by Biagio “Bill” Sciacca
I was looking at some old paperwork the other day thinking about what I could throw out and what I should possibly keep when I came across the abstract of a very old study. I believe this study was conducted in the late 1950s or the mid-1960s.
In this study a national manufacturing company decided to break up its sales staff into three distinct areas. At the time the logical way of thinking was to divide by territory, but what this manufacturer did was divide the top third salespeople in terms of percent of quota, the middle third, and the lower third.
They put their top sales manager in charge of the top one third, a mediocre manager in charge of the middle third, and a relatively poor sales manager in terms of the bottom. Executive management watched the results of these three groups week after week in the hopes of ferreting out some common truths about sales and the psychology associated with selling.
Two of the three results were pretty straightforward. As you can imagine, the top three salespeople under the guidance of a phenomenal sales manager excelled. The group’s performance increased several hundred percent year after year. The bottom group’s performance was also predicted. Under a poor sales manager who didn’t expect too much of himself or his people sales revenue eroded by 40 percent over the previous year.
What struck the executive team however was the middle. This group exceeded all expectations and as a percentage even increased their number over the top sales group. Careful investigation showed the reason. The mediocre sales manager who was assigned to this group was finally given a chance to excel. He expected nothing less than excellence from himself, and as a result, expected nothing less than excellence from his sales team. He told them this every day during their morning sales how much he expected from them and that he was there to help. He encouraged, cajoled them, and brought forth as much enthusiastic cooperation from that as he saw possible. The end result is that this one third group of “also-rans” turned out to be superstars in disguise.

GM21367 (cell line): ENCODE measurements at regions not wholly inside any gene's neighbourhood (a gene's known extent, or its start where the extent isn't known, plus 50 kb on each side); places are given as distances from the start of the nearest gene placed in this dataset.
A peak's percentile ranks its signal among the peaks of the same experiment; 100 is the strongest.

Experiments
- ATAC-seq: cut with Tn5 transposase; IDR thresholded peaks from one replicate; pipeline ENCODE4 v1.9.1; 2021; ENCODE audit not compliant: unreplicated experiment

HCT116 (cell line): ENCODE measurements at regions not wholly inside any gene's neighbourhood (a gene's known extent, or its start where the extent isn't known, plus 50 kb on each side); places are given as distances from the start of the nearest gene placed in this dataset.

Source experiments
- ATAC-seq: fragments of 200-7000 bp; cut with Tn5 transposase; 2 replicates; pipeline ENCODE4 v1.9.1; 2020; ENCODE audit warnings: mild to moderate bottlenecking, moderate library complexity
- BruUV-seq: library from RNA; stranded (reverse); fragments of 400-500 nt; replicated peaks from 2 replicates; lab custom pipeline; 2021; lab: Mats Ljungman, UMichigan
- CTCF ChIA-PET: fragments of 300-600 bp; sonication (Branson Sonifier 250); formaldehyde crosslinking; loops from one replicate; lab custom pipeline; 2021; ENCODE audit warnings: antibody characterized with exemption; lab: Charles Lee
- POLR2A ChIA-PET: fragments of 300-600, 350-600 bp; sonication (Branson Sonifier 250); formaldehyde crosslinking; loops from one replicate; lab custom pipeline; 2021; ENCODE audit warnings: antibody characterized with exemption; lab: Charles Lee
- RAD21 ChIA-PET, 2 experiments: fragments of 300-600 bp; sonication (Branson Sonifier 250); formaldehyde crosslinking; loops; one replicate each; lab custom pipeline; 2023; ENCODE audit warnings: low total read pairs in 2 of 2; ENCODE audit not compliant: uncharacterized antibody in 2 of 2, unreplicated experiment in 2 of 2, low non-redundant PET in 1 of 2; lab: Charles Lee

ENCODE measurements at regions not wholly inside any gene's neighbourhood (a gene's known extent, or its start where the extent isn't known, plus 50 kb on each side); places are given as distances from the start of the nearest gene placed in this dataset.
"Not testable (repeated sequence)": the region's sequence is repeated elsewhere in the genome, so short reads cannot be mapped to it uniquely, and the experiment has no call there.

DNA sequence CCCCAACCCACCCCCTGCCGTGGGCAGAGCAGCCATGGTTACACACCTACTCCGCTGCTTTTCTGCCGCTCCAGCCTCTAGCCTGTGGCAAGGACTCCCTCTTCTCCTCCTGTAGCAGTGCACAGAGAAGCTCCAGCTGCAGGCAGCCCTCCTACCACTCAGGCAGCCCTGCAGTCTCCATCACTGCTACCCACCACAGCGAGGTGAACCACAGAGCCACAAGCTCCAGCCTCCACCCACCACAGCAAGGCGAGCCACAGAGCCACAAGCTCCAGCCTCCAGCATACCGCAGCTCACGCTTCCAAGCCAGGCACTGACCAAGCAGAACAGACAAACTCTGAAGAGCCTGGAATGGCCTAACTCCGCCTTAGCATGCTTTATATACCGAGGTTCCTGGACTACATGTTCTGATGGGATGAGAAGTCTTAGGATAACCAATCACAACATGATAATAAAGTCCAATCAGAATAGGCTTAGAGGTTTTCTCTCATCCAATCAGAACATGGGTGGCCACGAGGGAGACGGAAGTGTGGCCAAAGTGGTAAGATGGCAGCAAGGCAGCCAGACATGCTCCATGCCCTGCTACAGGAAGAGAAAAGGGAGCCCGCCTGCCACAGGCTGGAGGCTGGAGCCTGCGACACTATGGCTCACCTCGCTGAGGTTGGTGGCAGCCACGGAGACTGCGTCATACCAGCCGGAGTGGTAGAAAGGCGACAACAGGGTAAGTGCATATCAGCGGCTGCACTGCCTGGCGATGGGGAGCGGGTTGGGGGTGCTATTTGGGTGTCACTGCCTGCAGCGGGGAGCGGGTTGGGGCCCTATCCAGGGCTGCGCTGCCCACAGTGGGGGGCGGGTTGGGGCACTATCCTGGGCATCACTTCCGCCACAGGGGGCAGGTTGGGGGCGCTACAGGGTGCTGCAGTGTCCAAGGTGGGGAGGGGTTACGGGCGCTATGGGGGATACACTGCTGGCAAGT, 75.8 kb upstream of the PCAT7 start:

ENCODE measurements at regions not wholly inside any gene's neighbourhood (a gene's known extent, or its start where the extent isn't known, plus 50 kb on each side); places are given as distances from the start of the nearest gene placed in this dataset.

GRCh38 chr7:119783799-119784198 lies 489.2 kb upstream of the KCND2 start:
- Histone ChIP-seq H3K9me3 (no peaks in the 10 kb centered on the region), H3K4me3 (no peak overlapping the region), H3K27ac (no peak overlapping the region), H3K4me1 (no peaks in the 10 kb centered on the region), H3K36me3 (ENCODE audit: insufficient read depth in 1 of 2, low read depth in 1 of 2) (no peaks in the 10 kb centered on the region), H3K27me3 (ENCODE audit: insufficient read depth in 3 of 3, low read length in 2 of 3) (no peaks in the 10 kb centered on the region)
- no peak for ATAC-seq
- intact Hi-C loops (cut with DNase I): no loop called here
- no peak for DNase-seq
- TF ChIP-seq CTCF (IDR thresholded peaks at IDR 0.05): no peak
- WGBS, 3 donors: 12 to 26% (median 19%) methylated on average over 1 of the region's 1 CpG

The reason: superior sales management.
Although this study is over 50 years old I think it has a great deal of significance for modern management. We should ask ourselves, as managers what do we expect from ourselves. Should we expect more from our people and should we expect more from ourselves? Should we not be willing to run the extra mile to set an example so that our employees may follow?
As contemporary managers practicing in a multi-generational, international environment it is up to us to be the leader, the poster child and the cheerleader of the individuals who look up to us. We should do this not only because we expect a higher quality work from our employees, but because we are making them into better people; creating a better person. And, as a result they will go forth to create better people that they come into contact.
True, this is an article on contemporary management. But, also, it is a commentary on something that each of us in the modern world must understand: interconnectedness. So that, when we assist in facilitating the betterment of another individual and they do the same and so one, we are creating a better world for ourselves, our employees and everyone who is associated with our business.
It’s is kind of exciting, wouldn’t you agree, that we are not simply the architects of our department or company, but that we are truly participants in the structure of the world?
Action step: what can you do TODAY to expect more from yourself? If you’re not sure ask your employees, perhaps they can assist you.
Biagio “Bill” Sciacca, a Pocono Mountain native has been a university professional for over three and half decades. He is the Author of Goals Book: Embracing Personal Responsibility in an Age of Entitlement, and Goals Book2: The Fieldbook: Putting Goal Setting to Work. He has contributed chapters to Success Simplified and other works anchored by Stephen Covey and Ken Blanchard.
Bill is also CEO of Intelligent Motivation, Inc. and is widely known as a speaker and trainer in leadership, strategic planning and executive education, goal setting, management, and communications.
You can reach Bill at email@example.com or 570-430-9303.